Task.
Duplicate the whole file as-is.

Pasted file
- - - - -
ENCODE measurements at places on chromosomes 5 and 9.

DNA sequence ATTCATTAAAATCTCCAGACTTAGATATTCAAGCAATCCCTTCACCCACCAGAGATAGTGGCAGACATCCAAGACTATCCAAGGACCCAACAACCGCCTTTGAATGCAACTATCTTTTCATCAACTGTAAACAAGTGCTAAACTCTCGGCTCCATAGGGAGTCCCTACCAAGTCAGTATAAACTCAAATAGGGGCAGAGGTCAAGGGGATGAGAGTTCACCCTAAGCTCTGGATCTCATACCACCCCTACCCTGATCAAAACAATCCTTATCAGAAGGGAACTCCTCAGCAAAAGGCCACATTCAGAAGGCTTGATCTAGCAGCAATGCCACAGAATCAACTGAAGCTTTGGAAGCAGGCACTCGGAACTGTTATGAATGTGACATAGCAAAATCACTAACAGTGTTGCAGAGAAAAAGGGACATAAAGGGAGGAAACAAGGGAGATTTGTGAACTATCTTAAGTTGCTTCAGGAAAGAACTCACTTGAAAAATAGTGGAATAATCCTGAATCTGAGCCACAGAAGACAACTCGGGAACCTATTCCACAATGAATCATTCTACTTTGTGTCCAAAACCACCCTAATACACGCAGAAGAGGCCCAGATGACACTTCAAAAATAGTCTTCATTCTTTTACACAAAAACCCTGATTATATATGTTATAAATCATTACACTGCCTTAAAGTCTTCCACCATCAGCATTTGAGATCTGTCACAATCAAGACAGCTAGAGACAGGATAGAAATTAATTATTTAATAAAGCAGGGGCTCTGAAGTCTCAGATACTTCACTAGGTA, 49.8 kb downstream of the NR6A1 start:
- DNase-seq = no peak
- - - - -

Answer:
ENCODE measurements at places on chromosomes 5 and 9.

DNA sequence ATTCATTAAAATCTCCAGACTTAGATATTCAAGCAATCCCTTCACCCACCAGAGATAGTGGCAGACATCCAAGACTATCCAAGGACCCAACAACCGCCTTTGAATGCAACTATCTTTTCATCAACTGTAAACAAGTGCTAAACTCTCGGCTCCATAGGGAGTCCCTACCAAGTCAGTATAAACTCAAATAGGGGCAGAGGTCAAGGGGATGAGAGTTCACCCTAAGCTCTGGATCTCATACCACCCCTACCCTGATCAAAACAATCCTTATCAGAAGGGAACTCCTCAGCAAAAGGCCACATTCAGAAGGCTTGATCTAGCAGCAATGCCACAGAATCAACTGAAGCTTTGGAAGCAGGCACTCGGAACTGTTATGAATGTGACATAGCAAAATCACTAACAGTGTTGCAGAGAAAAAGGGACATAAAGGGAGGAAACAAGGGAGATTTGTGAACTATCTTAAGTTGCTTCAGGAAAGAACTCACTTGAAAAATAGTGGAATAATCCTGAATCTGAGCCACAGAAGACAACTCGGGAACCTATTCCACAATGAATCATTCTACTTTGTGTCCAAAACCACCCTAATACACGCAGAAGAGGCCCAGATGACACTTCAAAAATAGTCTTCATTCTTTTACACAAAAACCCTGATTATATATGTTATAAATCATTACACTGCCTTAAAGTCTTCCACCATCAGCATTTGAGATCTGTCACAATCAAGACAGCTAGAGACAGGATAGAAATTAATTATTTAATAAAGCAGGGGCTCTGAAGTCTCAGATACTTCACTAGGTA, 49.8 kb downstream of the NR6A1 start:
- DNase-seq = no peak